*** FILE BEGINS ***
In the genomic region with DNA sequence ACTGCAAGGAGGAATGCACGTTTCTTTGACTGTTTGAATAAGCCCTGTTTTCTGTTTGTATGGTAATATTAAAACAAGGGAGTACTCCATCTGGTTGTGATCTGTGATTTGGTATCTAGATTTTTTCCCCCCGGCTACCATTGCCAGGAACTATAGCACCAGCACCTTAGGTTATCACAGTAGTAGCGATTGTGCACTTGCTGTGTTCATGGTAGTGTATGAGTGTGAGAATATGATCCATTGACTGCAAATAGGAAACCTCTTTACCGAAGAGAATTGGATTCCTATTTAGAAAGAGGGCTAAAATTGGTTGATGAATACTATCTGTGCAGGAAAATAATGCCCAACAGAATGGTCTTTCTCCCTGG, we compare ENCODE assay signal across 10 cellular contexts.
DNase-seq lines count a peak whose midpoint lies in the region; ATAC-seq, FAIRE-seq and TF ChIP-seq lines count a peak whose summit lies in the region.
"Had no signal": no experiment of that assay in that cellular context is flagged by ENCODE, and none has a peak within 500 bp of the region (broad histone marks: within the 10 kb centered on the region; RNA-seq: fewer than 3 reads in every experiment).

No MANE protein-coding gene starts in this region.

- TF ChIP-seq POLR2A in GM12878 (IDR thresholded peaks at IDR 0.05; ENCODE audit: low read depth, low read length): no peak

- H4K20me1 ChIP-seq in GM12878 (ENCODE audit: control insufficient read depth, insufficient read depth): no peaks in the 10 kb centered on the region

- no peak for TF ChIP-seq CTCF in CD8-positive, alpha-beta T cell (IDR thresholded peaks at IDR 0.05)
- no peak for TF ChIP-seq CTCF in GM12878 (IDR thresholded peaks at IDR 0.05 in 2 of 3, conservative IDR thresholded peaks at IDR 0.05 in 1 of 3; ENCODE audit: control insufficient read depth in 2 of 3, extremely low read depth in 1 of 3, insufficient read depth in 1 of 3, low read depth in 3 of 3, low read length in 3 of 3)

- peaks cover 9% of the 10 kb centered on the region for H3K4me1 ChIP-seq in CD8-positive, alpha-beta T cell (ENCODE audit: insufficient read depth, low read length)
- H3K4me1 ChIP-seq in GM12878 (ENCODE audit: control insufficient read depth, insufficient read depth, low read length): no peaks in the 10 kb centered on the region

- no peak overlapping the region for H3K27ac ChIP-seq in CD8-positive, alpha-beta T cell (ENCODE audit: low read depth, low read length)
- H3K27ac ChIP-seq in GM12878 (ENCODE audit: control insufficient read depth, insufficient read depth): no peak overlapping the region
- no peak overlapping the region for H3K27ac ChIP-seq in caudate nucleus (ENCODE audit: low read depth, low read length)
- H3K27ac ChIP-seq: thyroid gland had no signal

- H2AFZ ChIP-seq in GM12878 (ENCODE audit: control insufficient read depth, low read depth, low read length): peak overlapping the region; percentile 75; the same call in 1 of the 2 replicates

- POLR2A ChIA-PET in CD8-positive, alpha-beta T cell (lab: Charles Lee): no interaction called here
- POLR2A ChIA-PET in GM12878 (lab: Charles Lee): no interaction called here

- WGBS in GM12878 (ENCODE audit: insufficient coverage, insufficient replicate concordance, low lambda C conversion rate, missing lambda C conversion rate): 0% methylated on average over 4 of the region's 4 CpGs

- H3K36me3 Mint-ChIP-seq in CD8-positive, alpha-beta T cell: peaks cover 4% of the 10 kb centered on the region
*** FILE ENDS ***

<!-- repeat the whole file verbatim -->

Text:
In the genomic region with DNA sequence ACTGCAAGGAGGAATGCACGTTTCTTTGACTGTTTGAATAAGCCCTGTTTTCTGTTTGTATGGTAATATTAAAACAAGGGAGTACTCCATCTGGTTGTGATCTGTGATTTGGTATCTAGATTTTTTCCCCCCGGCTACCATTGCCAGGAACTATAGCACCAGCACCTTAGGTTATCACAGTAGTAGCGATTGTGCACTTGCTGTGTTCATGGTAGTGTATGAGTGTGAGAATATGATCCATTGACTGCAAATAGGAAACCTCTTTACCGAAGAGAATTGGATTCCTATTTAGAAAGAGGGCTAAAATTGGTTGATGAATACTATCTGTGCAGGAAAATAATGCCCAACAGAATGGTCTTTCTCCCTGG, we compare ENCODE assay signal across 10 cellular contexts.
DNase-seq lines count a peak whose midpoint lies in the region; ATAC-seq, FAIRE-seq and TF ChIP-seq lines count a peak whose summit lies in the region.
"Had no signal": no experiment of that assay in that cellular context is flagged by ENCODE, and none has a peak within 500 bp of the region (broad histone marks: within the 10 kb centered on the region; RNA-seq: fewer than 3 reads in every experiment).

No MANE protein-coding gene starts in this region.

- TF ChIP-seq POLR2A in GM12878 (IDR thresholded peaks at IDR 0.05; ENCODE audit: low read depth, low read length): no peak

- H4K20me1 ChIP-seq in GM12878 (ENCODE audit: control insufficient read depth, insufficient read depth): no peaks in the 10 kb centered on the region

- no peak for TF ChIP-seq CTCF in CD8-positive, alpha-beta T cell (IDR thresholded peaks at IDR 0.05)
- no peak for TF ChIP-seq CTCF in GM12878 (IDR thresholded peaks at IDR 0.05 in 2 of 3, conservative IDR thresholded peaks at IDR 0.05 in 1 of 3; ENCODE audit: control insufficient read depth in 2 of 3, extremely low read depth in 1 of 3, insufficient read depth in 1 of 3, low read depth in 3 of 3, low read length in 3 of 3)

- peaks cover 9% of the 10 kb centered on the region for H3K4me1 ChIP-seq in CD8-positive, alpha-beta T cell (ENCODE audit: insufficient read depth, low read length)
- H3K4me1 ChIP-seq in GM12878 (ENCODE audit: control insufficient read depth, insufficient read depth, low read length): no peaks in the 10 kb centered on the region

- no peak overlapping the region for H3K27ac ChIP-seq in CD8-positive, alpha-beta T cell (ENCODE audit: low read depth, low read length)
- H3K27ac ChIP-seq in GM12878 (ENCODE audit: control insufficient read depth, insufficient read depth): no peak overlapping the region
- no peak overlapping the region for H3K27ac ChIP-seq in caudate nucleus (ENCODE audit: low read depth, low read length)
- H3K27ac ChIP-seq: thyroid gland had no signal

- H2AFZ ChIP-seq in GM12878 (ENCODE audit: control insufficient read depth, low read depth, low read length): peak overlapping the region; percentile 75; the same call in 1 of the 2 replicates

- POLR2A ChIA-PET in CD8-positive, alpha-beta T cell (lab: Charles Lee): no interaction called here
- POLR2A ChIA-PET in GM12878 (lab: Charles Lee): no interaction called here

- WGBS in GM12878 (ENCODE audit: insufficient coverage, insufficient replicate concordance, low lambda C conversion rate, missing lambda C conversion rate): 0% methylated on average over 4 of the region's 4 CpGs

- H3K36me3 Mint-ChIP-seq in CD8-positive, alpha-beta T cell: peaks cover 4% of the 10 kb centered on the region